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Texas Instruments Eyes Single Electron Transistors to Extend Life of CMOS

Dec 9, 2003

WASHINGTON, D.C. (December 9, 2003) -- Texas Instruments Incorporated (TI) (NYSE: TXN), working in conjunction with the Swiss Federal Institute of Technology of Lausanne, will describe a potential way to use single electron transistors (SETs) to perform logic functions and dramatically reduce the size and power consumption of future semiconductor devices. A paper to be presented at the prestigious International Electron Devices Meeting (IEDM) will show that a combination of SETs and standard CMOS transistors can provide enough gain and current drive to perform logic functions at a much smaller scale than will eventually be possible with CMOS alone. SETs can potentially take the industry all the way to the theoretical limit of electrons for computing applications by allowing the use of a single electron to represent a logic state.
"Looking out ten years and beyond, TI sees that the CMOS roadmap will need help to continue to deliver the predictable returns the industry has counted on for decades from Moore's Law ," said Christoph Wasshuber, a Texas Instruments scientist and co-author of the paper. "It is starting to look viable for CMOS to continue to play a major role by providing a traditional system interface to millions of radically smaller, lower power, single electron transistors."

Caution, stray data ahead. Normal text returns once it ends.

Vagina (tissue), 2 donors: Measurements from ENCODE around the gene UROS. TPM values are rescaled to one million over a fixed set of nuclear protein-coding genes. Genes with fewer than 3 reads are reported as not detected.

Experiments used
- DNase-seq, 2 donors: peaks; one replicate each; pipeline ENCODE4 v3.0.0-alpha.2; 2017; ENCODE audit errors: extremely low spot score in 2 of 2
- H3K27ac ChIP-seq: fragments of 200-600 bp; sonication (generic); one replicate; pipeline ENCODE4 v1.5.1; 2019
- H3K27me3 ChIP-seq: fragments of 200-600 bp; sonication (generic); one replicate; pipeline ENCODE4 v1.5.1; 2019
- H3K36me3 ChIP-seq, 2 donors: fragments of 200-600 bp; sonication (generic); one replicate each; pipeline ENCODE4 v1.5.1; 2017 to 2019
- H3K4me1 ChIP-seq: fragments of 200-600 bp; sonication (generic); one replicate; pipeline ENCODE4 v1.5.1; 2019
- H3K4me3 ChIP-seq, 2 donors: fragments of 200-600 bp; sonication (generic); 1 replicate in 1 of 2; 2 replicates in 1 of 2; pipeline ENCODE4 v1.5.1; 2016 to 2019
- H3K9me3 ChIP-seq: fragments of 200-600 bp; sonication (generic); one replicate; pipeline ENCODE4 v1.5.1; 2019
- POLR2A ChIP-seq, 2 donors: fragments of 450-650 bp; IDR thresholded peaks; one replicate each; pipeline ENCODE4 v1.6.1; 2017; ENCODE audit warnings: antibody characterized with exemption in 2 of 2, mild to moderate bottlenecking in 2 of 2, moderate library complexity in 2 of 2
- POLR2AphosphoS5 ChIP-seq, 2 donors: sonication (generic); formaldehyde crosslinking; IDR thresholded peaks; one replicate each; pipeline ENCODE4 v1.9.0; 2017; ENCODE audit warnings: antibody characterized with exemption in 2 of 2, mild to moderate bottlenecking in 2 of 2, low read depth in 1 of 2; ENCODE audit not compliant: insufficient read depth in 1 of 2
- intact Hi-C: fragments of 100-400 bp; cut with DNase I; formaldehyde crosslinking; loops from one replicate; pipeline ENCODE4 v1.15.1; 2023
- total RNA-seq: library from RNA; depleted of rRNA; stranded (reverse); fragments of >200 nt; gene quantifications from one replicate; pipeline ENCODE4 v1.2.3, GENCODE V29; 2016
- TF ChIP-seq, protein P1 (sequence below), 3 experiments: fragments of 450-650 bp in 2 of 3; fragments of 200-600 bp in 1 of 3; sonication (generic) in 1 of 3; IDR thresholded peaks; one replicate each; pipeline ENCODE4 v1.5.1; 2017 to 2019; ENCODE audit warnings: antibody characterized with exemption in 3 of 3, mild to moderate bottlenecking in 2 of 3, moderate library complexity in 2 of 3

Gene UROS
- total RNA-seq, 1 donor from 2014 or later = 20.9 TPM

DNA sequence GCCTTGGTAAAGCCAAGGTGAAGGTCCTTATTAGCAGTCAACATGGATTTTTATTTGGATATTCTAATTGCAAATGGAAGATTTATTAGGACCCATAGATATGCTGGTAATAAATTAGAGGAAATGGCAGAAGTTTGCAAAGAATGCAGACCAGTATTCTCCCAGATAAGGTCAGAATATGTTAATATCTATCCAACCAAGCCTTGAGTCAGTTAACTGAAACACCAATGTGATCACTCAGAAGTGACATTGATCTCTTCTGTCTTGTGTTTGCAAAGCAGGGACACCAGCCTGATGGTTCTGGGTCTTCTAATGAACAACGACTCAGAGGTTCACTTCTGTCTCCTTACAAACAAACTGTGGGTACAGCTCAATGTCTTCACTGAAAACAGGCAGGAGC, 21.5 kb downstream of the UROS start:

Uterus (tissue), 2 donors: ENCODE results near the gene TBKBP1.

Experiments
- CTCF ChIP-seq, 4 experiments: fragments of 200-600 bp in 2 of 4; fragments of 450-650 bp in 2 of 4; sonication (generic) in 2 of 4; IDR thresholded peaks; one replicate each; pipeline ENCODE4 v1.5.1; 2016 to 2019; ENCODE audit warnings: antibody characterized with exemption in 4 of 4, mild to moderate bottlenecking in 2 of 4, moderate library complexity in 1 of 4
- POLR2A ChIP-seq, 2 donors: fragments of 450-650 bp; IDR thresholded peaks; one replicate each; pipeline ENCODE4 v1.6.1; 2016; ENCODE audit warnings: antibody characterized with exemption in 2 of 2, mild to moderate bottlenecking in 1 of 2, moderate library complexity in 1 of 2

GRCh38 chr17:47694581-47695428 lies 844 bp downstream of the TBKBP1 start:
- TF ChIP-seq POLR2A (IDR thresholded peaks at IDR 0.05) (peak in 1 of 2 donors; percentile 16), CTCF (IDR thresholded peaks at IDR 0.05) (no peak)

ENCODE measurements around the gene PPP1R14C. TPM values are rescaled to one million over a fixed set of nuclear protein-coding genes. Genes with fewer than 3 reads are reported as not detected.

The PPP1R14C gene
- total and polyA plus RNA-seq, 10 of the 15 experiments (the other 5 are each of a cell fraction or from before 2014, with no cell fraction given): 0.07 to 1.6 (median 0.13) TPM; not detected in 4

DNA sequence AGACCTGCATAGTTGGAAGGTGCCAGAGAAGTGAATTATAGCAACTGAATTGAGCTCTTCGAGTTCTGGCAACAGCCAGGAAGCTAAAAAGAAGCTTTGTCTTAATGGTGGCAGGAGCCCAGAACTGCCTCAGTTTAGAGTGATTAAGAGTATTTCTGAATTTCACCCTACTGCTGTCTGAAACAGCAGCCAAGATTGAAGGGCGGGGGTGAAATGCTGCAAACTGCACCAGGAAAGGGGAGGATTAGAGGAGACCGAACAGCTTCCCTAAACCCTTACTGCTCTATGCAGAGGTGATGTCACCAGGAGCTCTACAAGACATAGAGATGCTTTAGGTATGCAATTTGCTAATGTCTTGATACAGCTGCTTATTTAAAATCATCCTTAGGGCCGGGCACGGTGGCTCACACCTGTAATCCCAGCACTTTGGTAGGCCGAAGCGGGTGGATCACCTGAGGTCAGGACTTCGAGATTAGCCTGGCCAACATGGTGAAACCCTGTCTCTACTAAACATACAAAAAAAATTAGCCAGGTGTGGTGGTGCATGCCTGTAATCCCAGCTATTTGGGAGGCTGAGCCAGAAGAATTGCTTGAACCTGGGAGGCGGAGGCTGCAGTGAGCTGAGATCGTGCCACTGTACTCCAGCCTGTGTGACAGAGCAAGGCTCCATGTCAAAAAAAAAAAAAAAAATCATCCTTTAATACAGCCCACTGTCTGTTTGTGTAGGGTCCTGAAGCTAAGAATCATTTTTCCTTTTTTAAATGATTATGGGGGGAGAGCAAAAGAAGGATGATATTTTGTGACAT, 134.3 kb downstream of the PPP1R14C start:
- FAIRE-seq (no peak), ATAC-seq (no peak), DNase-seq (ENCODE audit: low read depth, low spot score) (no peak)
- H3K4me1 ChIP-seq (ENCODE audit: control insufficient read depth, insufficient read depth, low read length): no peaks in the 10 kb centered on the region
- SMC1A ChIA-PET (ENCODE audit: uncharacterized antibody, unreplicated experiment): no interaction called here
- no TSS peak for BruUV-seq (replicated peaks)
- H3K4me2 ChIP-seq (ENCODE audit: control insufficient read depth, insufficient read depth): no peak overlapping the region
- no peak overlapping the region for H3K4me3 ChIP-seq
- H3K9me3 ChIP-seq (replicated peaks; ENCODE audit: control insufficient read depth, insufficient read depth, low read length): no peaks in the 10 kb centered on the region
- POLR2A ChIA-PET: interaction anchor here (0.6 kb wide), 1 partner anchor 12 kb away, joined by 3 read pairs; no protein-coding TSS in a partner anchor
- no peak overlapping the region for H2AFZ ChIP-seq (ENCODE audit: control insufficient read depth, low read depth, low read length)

There is general agreement in the semiconductor industry that standard silicon CMOS should support scaling for the next ten to fifteen years using traditional Field Effect Transistors (FETs) that use large numbers of electrons in operation. Advancement beyond that will require vastly different approaches in materials and architecture to cost effectively manage the signal integrity and heat problems created by so many tightly packed transistors. A range of alternative state devices have shown promise, but the light, fast and strongly interacting 'charged electron' provided the foundation of modern computing.
Simulations to be present at IEDM are expected to show very encouraging results and will address random background charges, an obstacle that had effectively stopped major research on SETs, by using a modulation technique that takes advantage of the periodic current voltage characteristic of SETs. 
The next challenge for researchers is to manufacture reliably many SETs in a CMOS compatible process on silicon. The first application for SETs could be for memory and special applications in metrology, such as primary thermometers and super sensitive electrometers.
TI closely links its chip design with advanced process technology development to manufacture products competitive with any company in the world. By offering a variety of optimized process flows for each step on its technology roadmap, TI provides the best performance for different end equipment requirements. Adjustments to the transistors' gate length, threshold voltage, gate oxide thickness or bias conditions all change the performance specification of the millions of transistors on the final integrated circuit. The different flows are carefully targeted to achieve a specific application balance between transistor performance and power consumption, providing customers a range of product options.